Stamps to celebrate library philanthropist
A new stamp set from An Post celebrates the rich Irish dividend from the classic ‘rags to riches’ story of philanthropist Andrew Carnegie.
An Post launched four stamps to mark the centenary of the death of Andrew Carnegie whose generosity changed the face of Ireland through his endowment of grants to build more than eighty libraries across the country. The launch took place in Dublin’s Pearse Street library, a ‘Carnegie’ building and one of sixty-two still in use today.
The four stamps, designed by Vermillion Design, feature line drawings of four Irish Carnegie Libraries by Irish artist Dorothy Smith and photographed by Gillian Buckley. The featured buildings included libraries in Kilkenny, Clondalkin, Enniskerry, County Wicklow and Athea, County Limerick. The stamps and a beautiful First Day Cover envelope are available from main post offices, from the stamp counters at Dublin’s GPO or online at irishstamps.ie.
Present at Wednesday’s launch were Brendan Teeling, Dublin’s Deputy City Librarian and Brendan Grimes author of ‘Irish Carnegie Libraries, An Architectural History’. The illustrations and stamps will now go on display at Pearse St library.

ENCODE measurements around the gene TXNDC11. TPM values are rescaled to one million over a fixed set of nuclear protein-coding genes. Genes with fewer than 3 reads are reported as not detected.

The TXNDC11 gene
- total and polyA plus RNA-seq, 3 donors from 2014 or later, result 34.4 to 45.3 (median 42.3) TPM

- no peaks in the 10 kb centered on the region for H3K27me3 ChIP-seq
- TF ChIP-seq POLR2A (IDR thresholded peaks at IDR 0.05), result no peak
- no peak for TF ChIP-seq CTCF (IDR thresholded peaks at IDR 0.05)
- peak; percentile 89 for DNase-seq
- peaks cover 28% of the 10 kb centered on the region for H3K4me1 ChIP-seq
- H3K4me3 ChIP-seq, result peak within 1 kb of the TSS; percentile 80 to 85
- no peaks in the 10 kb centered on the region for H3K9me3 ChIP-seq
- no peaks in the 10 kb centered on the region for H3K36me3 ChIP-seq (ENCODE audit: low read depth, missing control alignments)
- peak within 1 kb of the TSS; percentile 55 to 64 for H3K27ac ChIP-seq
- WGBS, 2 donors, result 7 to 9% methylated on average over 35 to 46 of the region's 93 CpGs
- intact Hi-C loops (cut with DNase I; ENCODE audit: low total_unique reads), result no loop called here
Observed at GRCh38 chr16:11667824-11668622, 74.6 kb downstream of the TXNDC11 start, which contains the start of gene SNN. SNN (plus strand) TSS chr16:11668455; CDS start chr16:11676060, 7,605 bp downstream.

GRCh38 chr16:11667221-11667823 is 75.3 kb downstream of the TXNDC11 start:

Ireland owes a particular debt of gratitude to Carnegie who offered library grants between 1897 and 1913. Born in Scotland, Carnegie emigrated with his family to the US in search of a better life. At 12 he began working in the cotton industry and through his natural ability and application became one of the world’s richest men. In the last decades of his life he devoted himself to philanthropy and his contribution to Ireland were the libraries now celebrated in the new stamp set.
Felix Larkin, chair of An Post’s Philatelic Advisory Committee, quoted Carnegie’s own words “surplus wealth is a sacred trust which its possessor is bound to administer in his lifetime for the good of the community”. Mr Larkin said the centenary of Carnegie’s death presented the opportunity to celebrate the libraries which he (Carnegie) gave to Ireland.
Mr. Larkin described the stamps as ‘’…..beautiful objects that we see on our envelopes every day and which stamp-collectors all over the world greatly admire’’.